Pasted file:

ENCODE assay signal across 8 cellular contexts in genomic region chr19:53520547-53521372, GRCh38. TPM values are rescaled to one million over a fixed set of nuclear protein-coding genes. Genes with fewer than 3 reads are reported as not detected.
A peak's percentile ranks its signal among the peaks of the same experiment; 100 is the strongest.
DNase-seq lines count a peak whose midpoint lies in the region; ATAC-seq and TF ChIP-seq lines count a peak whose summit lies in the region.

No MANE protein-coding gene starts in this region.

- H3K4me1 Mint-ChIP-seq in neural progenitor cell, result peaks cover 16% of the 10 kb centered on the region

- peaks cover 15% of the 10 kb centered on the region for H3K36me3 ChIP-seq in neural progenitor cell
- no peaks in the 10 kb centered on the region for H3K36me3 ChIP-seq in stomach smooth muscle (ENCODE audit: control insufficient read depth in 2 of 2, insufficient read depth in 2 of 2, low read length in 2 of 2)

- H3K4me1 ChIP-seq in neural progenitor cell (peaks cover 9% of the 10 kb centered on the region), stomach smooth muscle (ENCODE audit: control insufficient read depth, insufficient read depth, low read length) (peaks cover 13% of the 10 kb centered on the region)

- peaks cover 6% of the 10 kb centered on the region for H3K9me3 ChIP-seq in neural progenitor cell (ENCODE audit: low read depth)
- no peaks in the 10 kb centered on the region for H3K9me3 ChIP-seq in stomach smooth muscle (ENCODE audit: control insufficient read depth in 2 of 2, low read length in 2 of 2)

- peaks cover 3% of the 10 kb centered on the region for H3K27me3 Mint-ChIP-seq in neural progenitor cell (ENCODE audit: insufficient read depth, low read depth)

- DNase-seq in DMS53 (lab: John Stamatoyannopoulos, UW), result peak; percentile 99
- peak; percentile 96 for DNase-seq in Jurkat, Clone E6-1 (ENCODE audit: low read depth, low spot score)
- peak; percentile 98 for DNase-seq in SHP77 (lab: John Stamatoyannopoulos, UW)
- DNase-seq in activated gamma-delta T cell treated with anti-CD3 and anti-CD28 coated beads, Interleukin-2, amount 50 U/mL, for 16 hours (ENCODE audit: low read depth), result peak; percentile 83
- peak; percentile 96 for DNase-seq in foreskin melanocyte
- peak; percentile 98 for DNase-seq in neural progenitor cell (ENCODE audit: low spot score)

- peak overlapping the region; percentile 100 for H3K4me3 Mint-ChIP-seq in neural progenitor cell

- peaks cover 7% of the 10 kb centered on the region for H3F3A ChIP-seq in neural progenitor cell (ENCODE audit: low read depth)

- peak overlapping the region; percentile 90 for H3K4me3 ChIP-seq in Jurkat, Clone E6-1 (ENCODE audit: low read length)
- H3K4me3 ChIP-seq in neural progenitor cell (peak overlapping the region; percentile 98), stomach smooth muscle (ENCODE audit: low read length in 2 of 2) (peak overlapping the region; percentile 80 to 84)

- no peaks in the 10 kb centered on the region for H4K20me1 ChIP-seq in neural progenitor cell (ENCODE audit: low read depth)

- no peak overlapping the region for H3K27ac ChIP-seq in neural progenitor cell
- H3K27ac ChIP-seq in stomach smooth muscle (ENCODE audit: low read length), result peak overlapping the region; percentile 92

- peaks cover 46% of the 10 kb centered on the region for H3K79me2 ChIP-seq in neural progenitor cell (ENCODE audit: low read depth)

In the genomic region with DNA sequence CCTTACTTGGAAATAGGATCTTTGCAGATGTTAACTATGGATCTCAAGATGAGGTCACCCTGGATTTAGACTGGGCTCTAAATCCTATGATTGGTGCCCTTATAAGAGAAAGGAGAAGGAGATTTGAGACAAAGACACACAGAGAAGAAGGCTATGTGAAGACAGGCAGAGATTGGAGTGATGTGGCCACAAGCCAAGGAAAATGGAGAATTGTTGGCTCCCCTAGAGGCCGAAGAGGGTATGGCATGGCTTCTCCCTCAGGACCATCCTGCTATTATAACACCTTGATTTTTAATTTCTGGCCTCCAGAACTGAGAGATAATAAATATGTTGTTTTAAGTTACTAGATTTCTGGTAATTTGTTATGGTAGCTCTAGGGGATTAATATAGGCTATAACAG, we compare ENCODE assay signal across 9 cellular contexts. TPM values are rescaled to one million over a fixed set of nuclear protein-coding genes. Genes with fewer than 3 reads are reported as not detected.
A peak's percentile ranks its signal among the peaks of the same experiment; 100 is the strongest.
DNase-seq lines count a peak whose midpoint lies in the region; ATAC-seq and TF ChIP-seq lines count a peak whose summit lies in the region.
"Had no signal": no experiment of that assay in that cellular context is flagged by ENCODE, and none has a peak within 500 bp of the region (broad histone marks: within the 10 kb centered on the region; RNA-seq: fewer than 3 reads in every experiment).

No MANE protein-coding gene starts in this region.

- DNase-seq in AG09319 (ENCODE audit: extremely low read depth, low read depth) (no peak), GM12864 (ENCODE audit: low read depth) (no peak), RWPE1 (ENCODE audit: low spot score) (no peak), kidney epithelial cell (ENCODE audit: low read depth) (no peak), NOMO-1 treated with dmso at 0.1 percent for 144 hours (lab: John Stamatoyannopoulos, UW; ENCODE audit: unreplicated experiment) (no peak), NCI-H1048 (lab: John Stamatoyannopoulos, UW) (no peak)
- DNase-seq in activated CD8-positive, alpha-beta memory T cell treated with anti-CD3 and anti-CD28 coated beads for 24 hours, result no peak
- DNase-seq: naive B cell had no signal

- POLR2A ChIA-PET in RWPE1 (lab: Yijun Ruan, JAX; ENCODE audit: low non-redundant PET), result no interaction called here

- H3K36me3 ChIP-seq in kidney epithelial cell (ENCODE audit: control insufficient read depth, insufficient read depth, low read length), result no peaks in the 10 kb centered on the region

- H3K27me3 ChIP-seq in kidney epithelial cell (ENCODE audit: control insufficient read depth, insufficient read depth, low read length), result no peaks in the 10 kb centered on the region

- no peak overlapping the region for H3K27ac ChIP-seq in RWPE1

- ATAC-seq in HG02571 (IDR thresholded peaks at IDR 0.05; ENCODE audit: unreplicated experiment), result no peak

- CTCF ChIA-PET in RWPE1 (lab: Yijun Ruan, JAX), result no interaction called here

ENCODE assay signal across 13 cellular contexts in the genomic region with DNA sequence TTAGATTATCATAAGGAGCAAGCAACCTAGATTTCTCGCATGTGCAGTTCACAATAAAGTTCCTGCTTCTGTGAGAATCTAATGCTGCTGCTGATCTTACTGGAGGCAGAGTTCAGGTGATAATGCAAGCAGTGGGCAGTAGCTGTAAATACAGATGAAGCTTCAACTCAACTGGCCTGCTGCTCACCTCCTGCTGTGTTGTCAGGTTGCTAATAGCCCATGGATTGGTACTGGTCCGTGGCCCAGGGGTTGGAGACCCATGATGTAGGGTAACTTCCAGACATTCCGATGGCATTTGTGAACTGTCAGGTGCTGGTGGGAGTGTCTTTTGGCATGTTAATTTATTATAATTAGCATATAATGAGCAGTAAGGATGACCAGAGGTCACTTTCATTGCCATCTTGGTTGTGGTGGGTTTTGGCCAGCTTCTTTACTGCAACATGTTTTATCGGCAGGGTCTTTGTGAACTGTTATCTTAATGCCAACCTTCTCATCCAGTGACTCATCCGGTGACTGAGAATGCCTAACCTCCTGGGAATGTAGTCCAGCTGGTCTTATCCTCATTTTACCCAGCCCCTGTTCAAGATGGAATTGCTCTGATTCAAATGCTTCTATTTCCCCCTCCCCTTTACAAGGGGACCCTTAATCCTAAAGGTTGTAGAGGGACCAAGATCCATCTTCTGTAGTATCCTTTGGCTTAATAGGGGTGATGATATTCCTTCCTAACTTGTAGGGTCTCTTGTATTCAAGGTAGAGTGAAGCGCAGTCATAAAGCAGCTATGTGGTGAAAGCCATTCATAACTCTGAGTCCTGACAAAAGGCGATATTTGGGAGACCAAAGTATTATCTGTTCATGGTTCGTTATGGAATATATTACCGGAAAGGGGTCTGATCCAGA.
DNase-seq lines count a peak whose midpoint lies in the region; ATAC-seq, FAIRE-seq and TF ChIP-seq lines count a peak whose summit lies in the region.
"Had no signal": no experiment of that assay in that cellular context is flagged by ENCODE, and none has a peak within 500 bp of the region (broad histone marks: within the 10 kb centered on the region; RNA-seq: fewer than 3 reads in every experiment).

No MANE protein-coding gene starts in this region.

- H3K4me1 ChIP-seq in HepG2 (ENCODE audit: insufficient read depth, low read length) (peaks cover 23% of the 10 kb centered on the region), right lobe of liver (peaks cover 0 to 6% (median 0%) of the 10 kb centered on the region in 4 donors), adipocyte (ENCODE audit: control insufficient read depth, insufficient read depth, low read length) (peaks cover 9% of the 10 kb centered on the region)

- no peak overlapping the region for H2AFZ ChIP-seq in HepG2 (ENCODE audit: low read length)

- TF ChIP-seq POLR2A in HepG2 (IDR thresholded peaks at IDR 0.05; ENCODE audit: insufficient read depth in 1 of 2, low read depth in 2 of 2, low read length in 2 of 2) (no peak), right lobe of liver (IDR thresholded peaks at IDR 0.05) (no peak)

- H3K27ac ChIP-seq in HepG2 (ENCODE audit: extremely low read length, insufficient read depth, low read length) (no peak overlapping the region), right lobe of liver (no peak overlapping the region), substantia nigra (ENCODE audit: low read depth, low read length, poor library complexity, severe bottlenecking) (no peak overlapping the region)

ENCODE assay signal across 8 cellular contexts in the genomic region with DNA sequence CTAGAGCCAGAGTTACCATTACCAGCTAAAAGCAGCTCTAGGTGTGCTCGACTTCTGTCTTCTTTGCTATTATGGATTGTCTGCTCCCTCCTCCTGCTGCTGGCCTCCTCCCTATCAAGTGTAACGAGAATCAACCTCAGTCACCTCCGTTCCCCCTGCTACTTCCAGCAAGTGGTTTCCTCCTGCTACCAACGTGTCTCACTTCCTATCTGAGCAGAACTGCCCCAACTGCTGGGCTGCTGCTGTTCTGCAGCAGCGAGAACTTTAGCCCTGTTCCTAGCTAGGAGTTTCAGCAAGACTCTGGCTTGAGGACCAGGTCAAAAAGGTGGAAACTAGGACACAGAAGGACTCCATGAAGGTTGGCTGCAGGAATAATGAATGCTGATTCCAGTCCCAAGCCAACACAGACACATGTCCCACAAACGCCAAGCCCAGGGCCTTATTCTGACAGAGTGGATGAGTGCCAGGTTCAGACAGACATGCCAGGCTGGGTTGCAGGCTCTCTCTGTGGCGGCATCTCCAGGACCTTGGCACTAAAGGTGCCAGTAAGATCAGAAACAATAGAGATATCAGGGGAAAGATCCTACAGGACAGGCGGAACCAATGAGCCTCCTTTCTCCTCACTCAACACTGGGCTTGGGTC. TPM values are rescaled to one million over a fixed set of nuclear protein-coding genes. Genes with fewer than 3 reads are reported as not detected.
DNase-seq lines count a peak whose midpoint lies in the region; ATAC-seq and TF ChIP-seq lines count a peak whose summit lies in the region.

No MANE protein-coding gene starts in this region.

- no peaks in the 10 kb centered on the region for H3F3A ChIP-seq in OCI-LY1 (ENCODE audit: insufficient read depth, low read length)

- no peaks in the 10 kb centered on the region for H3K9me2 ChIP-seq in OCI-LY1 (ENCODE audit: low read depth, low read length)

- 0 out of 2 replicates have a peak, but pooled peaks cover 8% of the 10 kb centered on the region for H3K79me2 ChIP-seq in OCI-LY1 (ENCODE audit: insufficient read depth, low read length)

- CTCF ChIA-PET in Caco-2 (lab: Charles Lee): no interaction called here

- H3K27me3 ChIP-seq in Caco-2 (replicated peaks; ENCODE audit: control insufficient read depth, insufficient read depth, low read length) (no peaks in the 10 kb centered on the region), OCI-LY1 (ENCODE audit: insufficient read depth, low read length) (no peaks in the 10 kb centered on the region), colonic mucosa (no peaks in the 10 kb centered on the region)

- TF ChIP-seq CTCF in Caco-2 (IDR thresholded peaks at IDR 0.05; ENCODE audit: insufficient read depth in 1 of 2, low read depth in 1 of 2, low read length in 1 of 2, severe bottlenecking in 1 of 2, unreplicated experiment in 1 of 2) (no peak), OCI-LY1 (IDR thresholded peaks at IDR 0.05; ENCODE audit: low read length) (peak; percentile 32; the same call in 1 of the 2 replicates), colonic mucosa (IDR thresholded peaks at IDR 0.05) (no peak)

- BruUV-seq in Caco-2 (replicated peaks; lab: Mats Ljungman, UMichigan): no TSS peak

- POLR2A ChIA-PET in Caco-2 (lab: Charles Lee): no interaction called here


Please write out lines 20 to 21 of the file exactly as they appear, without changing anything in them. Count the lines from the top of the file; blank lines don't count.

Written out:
- peak overlapping the region; percentile 90 for H3K4me3 ChIP-seq in Jurkat, Clone E6-1 (ENCODE audit: low read length)
- H3K4me3 ChIP-seq in neural progenitor cell (peak overlapping the region; percentile 98), stomach smooth muscle (ENCODE audit: low read length in 2 of 2) (peak overlapping the region; percentile 80 to 84)